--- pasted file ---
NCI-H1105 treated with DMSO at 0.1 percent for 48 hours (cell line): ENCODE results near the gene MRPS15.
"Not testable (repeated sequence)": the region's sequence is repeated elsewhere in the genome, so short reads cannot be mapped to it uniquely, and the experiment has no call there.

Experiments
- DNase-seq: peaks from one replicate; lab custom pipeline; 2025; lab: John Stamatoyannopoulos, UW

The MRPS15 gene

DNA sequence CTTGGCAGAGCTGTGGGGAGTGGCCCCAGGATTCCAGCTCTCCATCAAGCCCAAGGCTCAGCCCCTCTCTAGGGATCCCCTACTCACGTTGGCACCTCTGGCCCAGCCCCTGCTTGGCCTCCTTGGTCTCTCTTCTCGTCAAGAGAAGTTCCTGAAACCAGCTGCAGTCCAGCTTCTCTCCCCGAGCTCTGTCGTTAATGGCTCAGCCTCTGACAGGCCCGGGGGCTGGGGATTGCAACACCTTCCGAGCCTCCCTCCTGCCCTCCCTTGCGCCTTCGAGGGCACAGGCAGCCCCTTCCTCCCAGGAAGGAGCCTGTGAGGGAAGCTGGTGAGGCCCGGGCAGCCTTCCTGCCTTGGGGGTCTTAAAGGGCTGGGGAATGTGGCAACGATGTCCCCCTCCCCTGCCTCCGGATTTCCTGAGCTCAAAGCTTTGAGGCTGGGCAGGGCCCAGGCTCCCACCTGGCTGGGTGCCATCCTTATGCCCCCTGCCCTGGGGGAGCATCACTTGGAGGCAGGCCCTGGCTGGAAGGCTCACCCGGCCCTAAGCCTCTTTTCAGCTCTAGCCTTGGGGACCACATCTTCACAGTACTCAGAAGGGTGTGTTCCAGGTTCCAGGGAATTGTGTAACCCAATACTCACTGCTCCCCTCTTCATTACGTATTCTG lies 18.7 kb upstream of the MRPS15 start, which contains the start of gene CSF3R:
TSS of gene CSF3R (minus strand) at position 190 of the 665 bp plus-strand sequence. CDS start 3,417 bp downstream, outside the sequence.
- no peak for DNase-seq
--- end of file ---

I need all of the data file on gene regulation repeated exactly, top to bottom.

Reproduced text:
NCI-H1105 treated with DMSO at 0.1 percent for 48 hours (cell line): ENCODE results near the gene MRPS15.
"Not testable (repeated sequence)": the region's sequence is repeated elsewhere in the genome, so short reads cannot be mapped to it uniquely, and the experiment has no call there.

Experiments
- DNase-seq: peaks from one replicate; lab custom pipeline; 2025; lab: John Stamatoyannopoulos, UW

The MRPS15 gene

DNA sequence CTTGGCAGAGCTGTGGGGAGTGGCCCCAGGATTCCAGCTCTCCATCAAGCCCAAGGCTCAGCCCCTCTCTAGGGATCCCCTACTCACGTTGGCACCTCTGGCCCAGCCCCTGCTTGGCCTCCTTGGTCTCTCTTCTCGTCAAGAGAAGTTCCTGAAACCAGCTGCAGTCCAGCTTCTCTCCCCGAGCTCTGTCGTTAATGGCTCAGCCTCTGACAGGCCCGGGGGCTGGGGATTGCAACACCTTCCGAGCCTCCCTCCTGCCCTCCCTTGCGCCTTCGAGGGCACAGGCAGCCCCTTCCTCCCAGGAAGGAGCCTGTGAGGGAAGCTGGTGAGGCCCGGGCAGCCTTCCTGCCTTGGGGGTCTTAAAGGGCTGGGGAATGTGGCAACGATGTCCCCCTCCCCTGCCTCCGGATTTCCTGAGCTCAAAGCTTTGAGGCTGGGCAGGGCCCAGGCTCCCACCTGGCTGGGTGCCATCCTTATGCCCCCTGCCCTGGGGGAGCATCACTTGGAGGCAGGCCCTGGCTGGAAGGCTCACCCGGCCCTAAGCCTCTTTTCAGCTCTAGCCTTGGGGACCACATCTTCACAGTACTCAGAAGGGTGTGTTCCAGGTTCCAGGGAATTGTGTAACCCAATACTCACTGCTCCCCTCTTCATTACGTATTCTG lies 18.7 kb upstream of the MRPS15 start, which contains the start of gene CSF3R:
TSS of gene CSF3R (minus strand) at position 190 of the 665 bp plus-strand sequence. CDS start 3,417 bp downstream, outside the sequence.
- no peak for DNase-seq